Latest News for Cambridgeshire
40th Anniversary of the founding of the MNDA
The association has produced an interesting and informative poster showing the growth of the organisation since its formation in 1979.
Download the poster HERE.
Cambridgeshire County Council adopt MND Charter
After a lot of hard work by Fred Smith, one of the branches AVs, and Councillor Amanda Taylor, it was a pleasure to attend Shire Hall, Cambridge to listen to the full council debate the MND charter.
On Tuesday 17th July Fred Smith, Sue Halifax and myself were present when Councillor Taylor entered a motion to the full council asking them to adopt the MND charter. After a short speech from Amanda there was a secondary speech and one other that resulted in a show of hands for those in support of the adoption. It was with great relief to Fred that every single hand in the chamber went up.
This puts Cambridgeshire County Council in line with the Peterborough City Council in adopting the charter.
Big thanks must go to Fred Smith for pushing this to its final outcome along all the work he does as an AV. And of course a huge thanks go to Councillor Taylor for all her hard work in getting all the political parties to back the adoption of the charter.
The next move is to get Cambridge city council, Fenland Council and Huntingdonshire Councils to adopt the charter as well. So come on people push your local councillors to put the motion forward to your councils to adopt the charter.
Fundraising and financial support Officer
MND Association Cambridgeshire AGM Speaker: Dr Rhys Roberts
The Presentation was given by Dr Rhys Roberts, Consultant Neurologist at the MND Clinic, Addenbrookes Hospital entitled “The Cambridge MND Care Centre - an update on our move”. Dr Roberts explained that he would talk about pre and post 2005 saying that Joanna Sasson and Dr Allen set up the Centre to include other health professionals such as: Dietitian, Speech Therapist, etc. whose services were adapted to individual needs. Cases were compared pre and post 2005. They then looked at 2009/10 and the epic failure of the paperless system which became a challenge for Helen Copsey who was the MND Specialist Nurse at the time.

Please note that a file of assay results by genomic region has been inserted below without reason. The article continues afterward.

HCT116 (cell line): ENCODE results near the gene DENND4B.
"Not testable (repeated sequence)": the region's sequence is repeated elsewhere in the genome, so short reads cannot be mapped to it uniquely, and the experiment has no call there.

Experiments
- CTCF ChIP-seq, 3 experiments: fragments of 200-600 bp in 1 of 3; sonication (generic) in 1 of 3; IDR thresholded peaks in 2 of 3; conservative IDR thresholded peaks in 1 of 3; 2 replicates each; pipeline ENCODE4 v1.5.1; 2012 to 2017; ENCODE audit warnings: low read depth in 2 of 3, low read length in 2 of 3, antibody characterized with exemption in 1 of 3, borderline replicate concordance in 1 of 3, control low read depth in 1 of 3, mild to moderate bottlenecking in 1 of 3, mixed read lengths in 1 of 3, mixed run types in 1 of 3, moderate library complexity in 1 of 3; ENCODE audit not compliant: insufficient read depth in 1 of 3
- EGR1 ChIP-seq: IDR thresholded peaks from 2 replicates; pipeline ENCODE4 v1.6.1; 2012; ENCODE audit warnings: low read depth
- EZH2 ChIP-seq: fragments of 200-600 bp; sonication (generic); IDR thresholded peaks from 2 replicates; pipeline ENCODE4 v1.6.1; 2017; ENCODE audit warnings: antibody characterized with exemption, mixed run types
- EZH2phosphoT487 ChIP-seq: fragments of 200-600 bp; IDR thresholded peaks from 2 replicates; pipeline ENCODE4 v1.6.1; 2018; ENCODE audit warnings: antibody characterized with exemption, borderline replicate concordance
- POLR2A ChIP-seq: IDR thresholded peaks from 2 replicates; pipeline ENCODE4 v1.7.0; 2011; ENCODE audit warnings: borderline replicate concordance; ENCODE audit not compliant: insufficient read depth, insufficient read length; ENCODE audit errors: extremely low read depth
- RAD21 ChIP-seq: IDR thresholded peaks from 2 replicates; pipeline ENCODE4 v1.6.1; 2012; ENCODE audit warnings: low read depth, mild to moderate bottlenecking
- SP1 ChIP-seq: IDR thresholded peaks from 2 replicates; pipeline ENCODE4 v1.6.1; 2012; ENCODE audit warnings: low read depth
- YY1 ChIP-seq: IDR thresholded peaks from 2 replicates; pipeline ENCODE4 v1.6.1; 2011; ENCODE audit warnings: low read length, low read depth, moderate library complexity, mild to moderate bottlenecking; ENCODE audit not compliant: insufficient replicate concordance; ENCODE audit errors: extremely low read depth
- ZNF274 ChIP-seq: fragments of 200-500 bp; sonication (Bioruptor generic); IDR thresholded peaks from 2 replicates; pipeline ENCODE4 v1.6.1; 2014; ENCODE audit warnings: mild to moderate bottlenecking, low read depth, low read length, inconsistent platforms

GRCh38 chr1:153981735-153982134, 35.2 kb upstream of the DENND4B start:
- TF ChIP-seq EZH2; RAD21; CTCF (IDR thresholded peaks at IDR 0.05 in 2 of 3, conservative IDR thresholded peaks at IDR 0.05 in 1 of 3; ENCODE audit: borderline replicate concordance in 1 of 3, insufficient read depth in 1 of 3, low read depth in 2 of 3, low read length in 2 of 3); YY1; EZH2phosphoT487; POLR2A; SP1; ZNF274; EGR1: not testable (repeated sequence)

Since the Care Centre was set-up patient information on family members who may or may not have been diagnosed with MND has been improved. Joanna Sasson and Helen Copsey asked questions of MND patients such as ‘Did you receive answers you could understand? How long after your first appointment time did the appointment start? What is your overall opinion of the service?
Dr Roberts showed various tables and graphs showing how treatment had improved and how the improved collection of data would be used in research.
Addenbrookes Hospital has grown into a massive Centre of Bio-Medical expertise over the years which shortly will include Papworth Hospital. There is still not enough room on the site so in 2017 the MND Care Centre moved to the new Arthur Rank Hospice at Shelford Bottom.
At this site there is level access and suitable parking near the building. The Centre was purpose built with four clinic rooms and a much improved waiting area. Now the Clinic has relocated, the Care Centre staff are currently repeating the patient feedback study and have been receiving lots of feedback. There are 11 staff members with varying expertise and a Research Nurse is about to be appointed. Referrals to the Care Centre now come from a radius of up to 60 miles.
There followed a series of questions put to Dr Roberts who was able to reply satisfactorily to the majority.
Vote of thanks: David Griffiths thanked Rhys for giving up his time to come and give us such an interesting presentation and also for all the support he and his staff give to people living with MND.
Maire Collins, Secretary
2015-16 Spending the Ice Bucket Challenge windfall
This year has been a record year for expenditure, with an additional £7m research costs reflecting our Ice Bucket Challenge commitments. The project we have invested will run from one to five years and include: whole genome sequencing, MIROCALS (drug trials), biomarker studies, more studentships, PhDs and fellowships.
By investing across all our missions areas in this way we are able to develop key services including the introduction of the carer’s grant, support for benefits, dedicated support for education and also for children and young people. Once again legacy income was a significant proportion of our total income with £4.4million left directly by generous benefactors to the Association and also £93,000 left directly to our branches and groups.